After a lot of speculation, the NCAA officially announced that March Madness has been canceled due to coronavirus concerns. While this information was a disappointment to many fans, players, and media members, it was the right thing to do. There comes a point where health concerns overshadow all sports, and this epidemic sure has breached that point.


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@marchmadness NCAA cancels remaining winter and spring championships. [View on Instagram]

First of all, my heart goes out to those who have been affected by the coronavirus. And I wish for those infected with COVID-19, such as Donovan Mitchell and Rudy Gobert, to have a speedy recovery. The NCAA most definitely made the right decision but it is still a shame that the big dance will not be happening this season.

It is especially unfortunate for collegiate seniors who had one last chance, one-and-done players who wanted to perform at the highest stage, and especially those who needed this opportunity to make the league. Nonetheless, the NCAA was in a tough spot, and I commend them for putting aside the monetary gain and focusing on what matters most.

The NCAA has also announced that they will be canceling “all remaining winter and spring” championships.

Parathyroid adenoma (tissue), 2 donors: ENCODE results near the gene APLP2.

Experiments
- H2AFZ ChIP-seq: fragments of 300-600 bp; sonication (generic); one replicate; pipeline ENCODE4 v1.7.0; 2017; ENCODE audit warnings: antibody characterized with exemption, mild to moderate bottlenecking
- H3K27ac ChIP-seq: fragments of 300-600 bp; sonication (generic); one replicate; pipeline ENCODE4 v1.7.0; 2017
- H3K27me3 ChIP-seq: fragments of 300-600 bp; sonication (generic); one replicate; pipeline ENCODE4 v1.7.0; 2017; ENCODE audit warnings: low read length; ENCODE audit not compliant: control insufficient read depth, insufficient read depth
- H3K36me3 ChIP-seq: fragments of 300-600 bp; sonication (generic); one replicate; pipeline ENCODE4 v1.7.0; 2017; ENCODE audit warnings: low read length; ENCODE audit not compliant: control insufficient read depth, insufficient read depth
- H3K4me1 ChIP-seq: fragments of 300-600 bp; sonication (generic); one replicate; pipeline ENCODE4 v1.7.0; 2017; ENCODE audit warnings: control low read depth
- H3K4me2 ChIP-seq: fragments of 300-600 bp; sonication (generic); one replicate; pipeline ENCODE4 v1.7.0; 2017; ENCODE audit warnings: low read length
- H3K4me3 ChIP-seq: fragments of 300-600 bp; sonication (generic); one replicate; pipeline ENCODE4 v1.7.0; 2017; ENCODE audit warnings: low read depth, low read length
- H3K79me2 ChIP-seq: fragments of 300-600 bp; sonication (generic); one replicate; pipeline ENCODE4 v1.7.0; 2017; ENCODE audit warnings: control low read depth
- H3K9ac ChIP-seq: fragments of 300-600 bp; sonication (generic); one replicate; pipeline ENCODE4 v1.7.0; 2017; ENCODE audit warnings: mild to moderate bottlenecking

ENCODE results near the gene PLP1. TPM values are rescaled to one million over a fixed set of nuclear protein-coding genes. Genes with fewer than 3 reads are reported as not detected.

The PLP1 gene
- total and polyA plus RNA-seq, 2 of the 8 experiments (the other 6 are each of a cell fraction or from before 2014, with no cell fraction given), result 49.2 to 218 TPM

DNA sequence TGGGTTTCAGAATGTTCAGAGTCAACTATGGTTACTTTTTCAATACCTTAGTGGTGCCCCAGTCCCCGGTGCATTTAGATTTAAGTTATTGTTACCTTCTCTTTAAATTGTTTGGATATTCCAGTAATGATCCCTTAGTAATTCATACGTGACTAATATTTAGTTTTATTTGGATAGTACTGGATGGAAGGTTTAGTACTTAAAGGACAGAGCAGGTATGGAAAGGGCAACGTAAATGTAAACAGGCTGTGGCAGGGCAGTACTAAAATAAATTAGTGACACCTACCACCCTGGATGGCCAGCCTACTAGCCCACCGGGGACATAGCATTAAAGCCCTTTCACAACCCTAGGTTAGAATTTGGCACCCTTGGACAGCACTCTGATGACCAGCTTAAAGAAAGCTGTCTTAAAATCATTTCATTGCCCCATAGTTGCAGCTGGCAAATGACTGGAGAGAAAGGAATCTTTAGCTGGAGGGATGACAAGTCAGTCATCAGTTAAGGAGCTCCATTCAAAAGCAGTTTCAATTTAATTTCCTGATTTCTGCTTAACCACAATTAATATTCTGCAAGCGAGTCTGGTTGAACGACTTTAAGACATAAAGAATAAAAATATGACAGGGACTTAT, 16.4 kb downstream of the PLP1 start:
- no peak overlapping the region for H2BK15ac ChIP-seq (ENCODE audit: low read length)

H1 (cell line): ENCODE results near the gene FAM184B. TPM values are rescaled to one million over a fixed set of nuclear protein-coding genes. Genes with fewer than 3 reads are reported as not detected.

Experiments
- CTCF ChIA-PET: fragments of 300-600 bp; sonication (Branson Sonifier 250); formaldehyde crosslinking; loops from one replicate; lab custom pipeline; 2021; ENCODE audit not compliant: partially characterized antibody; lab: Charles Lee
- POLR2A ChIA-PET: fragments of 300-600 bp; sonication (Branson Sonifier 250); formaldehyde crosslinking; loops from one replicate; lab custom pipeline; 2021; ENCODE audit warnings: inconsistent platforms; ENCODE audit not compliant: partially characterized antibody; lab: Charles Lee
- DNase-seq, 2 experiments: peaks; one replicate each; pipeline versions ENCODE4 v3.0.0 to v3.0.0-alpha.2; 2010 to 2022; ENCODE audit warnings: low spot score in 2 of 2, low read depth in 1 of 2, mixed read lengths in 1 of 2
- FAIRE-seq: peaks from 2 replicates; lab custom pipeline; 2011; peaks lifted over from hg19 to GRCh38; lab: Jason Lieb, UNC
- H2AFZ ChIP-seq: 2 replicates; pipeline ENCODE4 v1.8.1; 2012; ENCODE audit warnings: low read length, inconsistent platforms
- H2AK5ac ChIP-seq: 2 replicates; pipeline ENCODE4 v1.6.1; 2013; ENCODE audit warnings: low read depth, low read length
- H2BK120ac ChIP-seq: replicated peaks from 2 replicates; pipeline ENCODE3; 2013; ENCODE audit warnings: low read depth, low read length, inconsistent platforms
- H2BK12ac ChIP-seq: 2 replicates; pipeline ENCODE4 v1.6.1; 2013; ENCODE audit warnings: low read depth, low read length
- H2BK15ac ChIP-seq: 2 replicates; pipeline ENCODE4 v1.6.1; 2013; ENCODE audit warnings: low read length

Going forward, it is likely that next season, things will continue as usual. College commitments have already been made and assuming that the world is able to find a way to contain the coronavirus by that point in time, there will be no more serious hiccups.

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Bigger than basketball.

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However, canceling this season’s tournament will have serious implications for the future. For example, there will be no trophy handed out this year. Therefore in the history books, there will be no name written next to the 2019-2020 season. Alternatively, the NCAA could just choose a champion, but I find this highly unlikely.

Secondly, there will be a major loss in trust between the association and the players. There are already issues over lack-of-pay, and many players are upset by the removal of this year’s tournament, as they would have rather risked their health and competed for a championship. Teams such as the Baylor Bears and the Dayton Flyers were upset that they couldn’t finish off their outstanding seasons.


It may be difficult to fathom right now, but the NCAA will recover from this down year. It is important to remember that this pandemic is bigger than sports and that the health and safety of other humans is much more important than who wins the national championship. Sure, your favorite team not competing in this season’s tournament may feel miserable, so for the time being, we ask you to focus on staying safe and healthy.

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